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    Anti-ulcer drug cimetidine (Tagamet) caused weight loss of 11 lbs in three months


    Posted by .(JavaScript must be enabled to view this email address)
    Monday, February 27, 2006 1:47 am Email this article
    Type II diabetics lost an average of 11 pounds in three months with the anti-ulcer medicine cimetidine (Tagamet) compared to 2.9 pounds in those given a placebo according to a study involving forty-three overweight type 2 diabetics (14 women and 29 men) who were given either 400 mg of cimetidine three times per day or a placebo thirty minutes before each meal. Fat Loss

    Body fat decreased from 30% to 25%

    The cimetidine group reduced body fat from 30 percent to 25 percent, had a 6 to 7 percent reduction in both diastolic and systolic blood pressure, and a reduction in waist, waist-to-hip ratio, a 14 percent reduction in blood sugar (162 mg per deciliter to 139), a 64 percent reduction in blood insulin (from 14.4 U per ml to 5.2), an 18 percent reduction in triglycerides (248 mg per deciliter to 204), and a 12 percent increase in HDL cholesterol (from 32 mg per deciliter to 36).

     

    Weight Loss

    Weight loss was 89% fat

    The weight loss was 89 percent fat in the cimetidine group and 85 percent in the placebo group.

    Weight loss: 11 lbs or 4.8%

    The weight loss of 11 pounds (reducing from 229 pounds to 218) in the cimetidine group represented 4.8 percent of body weight.

    Weight loss was steady throughout study

    Weight loss was fairly steady throughout the study at roughly 0.9 pounds per week and patients appeared to still be losing at the end of the study.

     

    Dose

    1200 mg per day is reasonable

    Twelve hundred mg per day is reasonable dose.

    Dose should not exceed 2400 mg per day

    Martindale: The Extra Pharmaceopoeia recommends the daily dose should not exceed 2,400 mg per day.

    However a smaller dose is recommended for patients with impaired renal function.

    A 40 percent reduction in dosage has been recommended for patients with hepatic failure, however patients with cirrhosis seem to have an increased resistance to H2 receptor blockers.

    The recommended dose for children over the age of one-year-old is 11 to 13 mg per pound of body weight.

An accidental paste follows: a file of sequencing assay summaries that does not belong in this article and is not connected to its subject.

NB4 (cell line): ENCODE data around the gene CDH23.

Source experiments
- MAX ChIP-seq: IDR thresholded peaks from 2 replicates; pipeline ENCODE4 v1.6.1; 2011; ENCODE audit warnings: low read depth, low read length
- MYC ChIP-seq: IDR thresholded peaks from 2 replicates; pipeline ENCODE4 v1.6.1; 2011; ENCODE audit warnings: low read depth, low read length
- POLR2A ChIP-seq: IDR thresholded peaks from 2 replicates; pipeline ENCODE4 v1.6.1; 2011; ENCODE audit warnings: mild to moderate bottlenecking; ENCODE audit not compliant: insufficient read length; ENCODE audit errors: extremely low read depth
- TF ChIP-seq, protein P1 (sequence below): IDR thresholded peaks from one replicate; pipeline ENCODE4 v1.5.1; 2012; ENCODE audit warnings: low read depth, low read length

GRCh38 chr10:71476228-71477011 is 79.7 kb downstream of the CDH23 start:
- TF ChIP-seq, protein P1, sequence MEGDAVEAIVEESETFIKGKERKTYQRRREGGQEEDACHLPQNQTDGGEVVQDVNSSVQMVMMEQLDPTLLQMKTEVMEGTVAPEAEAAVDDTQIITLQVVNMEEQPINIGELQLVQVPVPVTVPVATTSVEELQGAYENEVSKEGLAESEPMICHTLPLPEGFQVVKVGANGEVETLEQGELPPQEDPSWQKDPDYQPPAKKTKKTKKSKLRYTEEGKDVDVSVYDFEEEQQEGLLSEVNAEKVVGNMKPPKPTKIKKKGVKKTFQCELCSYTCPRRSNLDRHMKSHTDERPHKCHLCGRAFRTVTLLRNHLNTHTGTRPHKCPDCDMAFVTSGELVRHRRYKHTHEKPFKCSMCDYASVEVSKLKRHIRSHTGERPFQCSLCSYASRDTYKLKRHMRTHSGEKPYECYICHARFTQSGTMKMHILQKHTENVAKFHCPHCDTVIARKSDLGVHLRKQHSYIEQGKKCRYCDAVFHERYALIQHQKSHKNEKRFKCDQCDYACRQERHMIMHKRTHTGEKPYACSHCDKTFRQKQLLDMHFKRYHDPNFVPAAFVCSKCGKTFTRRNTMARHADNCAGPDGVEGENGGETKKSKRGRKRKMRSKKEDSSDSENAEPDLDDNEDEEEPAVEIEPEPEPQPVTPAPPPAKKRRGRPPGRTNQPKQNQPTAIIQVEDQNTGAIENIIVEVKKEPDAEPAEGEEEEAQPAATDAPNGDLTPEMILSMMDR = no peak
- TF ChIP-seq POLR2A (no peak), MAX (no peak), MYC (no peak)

Previous study

    Previous study in non-diabetics found weight loss of 20.9 lbs or 12%

    A previous study from the same researchers published in 1993 found healthy non-diabetics lost an average of 20.9 pounds or 12 percent of body weight after two months using only half as much Cimetidine (150 mg three times per day) combined with a reduced-calorie diet.

    The dose was doubled for the present study because they found it had a stronger effect on satiety.

     

    Techincal Information

    Cimetadine blocks release of stomach acid, but this is not what causes weight loss

    Cimetidine is a histamine H2-receptor blocker, blocking the release of stomach acid and pepsin, however, its weight reducing effect is not related to an effect on stomach acids according to a study in rats.

    Cimetadine may increase CCK

    Some evidence suggests that it may increase satiety via cholecystokinin (CCK). CCK is a satiety hormone.

    It remains controversial whether obesity is the major contributor or an independent contributor to insulin resistance seen in type II diabetics the researcher noted.

     

    Subjects

    Subjects were 18- to 65-years-old

    Study subjects were 18- to 65-years-old and had a BMI greater than 25.

    Three patients in the cimetidine group and one in the placebo group dropped out due to diarrhea, while one patient in each group dropped out due to abdominal pain and vomiting.

    Adverse effects

    Minor adverse effects are generally infrequent and usually reversible, while serious reactions are rare according to Martindale: The Extra Pharmacopoeia.

    The most common side effects include diarrhea, dizziness, tiredness, headache, and rashes.

    A reversible state of confusion have occasionally occurred and are more common in patients who are elderly or seriously ill.

    Cimetidine has weak anti-androgenic effect.

    Gynecomastia (breast enlargement in men) and impotence have occasionally occurred in men taking relatively high doses.

    Adverse effects are dose-related

    Adverse effects are dose-related and decrease with the length of treatment.

     

    Association with cancer?

    Does cimetadine increase the risk of stomach cancer?

    It has been proposed that cimetidine and other H2 blockers may increase the risk of gastric cancer based on tumors found in animals given high doses on a long-term basis.

    However, any increased risk in human appears to decrease with time with no persistent effect long-term.

    Cimetadine may protect against stomach cancer

    In fact, H2 blockers may have a protective effect against gastric cancer as much as 10 years or more before any diagnosis of cancer according to one study.

    The association with gastric cancer may be explained by the initial symptoms being misdiagnosed and inappropriately treated with cimetidine.